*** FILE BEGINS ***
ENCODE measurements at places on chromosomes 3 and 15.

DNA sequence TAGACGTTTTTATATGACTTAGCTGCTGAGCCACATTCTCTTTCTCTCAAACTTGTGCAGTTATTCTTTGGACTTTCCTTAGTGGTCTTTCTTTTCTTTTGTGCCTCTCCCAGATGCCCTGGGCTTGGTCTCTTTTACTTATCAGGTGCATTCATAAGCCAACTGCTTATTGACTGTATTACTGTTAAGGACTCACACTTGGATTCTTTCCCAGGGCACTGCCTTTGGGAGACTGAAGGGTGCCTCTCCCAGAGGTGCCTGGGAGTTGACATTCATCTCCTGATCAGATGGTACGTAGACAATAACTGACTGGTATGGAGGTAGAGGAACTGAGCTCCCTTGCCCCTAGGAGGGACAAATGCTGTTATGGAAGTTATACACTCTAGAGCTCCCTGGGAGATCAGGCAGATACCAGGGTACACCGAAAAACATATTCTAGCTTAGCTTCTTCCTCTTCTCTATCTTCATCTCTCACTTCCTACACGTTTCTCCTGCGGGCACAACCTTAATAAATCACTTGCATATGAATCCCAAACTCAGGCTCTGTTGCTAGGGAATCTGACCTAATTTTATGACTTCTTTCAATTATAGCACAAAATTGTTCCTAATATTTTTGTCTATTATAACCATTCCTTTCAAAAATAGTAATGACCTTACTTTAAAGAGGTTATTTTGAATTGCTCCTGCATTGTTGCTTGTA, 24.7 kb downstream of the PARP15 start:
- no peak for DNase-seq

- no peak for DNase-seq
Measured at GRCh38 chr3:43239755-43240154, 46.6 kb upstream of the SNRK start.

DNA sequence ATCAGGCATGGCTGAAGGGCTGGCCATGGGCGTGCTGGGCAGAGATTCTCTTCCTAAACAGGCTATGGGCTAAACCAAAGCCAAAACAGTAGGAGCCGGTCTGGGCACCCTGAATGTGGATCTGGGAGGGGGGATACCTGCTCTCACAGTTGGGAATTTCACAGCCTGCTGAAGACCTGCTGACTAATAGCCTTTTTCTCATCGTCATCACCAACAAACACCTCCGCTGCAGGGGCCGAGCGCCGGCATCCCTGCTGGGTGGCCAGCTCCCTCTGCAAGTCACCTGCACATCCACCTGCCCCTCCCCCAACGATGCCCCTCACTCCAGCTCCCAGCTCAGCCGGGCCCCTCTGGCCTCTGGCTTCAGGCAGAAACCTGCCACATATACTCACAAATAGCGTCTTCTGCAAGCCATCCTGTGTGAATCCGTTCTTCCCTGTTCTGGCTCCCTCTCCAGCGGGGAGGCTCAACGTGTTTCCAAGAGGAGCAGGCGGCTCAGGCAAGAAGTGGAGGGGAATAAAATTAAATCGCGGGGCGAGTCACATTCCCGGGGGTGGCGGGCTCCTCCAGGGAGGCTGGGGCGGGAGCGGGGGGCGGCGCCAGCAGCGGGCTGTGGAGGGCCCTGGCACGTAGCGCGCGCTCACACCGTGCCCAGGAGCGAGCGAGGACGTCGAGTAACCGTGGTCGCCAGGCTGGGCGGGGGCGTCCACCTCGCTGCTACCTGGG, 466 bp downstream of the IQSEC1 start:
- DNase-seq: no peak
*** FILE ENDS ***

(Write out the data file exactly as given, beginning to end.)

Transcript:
ENCODE measurements at places on chromosomes 3 and 15.

DNA sequence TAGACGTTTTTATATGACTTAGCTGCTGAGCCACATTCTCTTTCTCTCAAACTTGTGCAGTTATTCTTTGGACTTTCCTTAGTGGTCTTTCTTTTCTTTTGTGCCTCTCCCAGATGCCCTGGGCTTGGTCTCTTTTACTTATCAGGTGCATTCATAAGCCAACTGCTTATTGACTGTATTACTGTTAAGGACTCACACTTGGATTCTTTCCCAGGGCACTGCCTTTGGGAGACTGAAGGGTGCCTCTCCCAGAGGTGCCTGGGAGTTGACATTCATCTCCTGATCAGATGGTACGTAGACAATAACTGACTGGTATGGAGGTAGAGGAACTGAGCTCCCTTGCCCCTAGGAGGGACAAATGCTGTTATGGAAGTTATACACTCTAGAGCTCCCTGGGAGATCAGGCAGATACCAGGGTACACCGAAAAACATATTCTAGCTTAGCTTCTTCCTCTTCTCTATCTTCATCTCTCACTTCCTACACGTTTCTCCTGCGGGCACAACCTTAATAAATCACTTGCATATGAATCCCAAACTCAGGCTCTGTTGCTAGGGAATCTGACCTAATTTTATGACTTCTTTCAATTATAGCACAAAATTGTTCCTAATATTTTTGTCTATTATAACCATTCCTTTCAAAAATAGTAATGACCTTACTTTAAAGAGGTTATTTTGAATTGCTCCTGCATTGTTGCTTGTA, 24.7 kb downstream of the PARP15 start:
- no peak for DNase-seq

- no peak for DNase-seq
Measured at GRCh38 chr3:43239755-43240154, 46.6 kb upstream of the SNRK start.

DNA sequence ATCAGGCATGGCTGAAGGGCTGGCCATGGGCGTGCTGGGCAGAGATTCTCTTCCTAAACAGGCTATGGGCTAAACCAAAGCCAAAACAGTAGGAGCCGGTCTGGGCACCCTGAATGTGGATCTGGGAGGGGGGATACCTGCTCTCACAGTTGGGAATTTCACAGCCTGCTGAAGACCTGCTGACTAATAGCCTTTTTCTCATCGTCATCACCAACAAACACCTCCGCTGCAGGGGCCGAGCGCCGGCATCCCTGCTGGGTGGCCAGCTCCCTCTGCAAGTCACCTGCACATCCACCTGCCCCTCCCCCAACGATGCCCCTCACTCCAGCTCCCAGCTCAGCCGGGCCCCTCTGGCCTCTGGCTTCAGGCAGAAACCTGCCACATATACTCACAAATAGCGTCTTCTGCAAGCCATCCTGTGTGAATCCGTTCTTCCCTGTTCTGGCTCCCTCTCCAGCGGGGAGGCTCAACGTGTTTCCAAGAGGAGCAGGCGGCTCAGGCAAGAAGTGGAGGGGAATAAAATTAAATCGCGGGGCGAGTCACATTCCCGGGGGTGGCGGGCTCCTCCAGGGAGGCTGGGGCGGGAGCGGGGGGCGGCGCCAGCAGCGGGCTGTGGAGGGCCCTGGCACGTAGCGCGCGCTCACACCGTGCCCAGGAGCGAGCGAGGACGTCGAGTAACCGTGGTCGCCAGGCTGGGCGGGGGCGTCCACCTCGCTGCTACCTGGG, 466 bp downstream of the IQSEC1 start:
- DNase-seq: no peak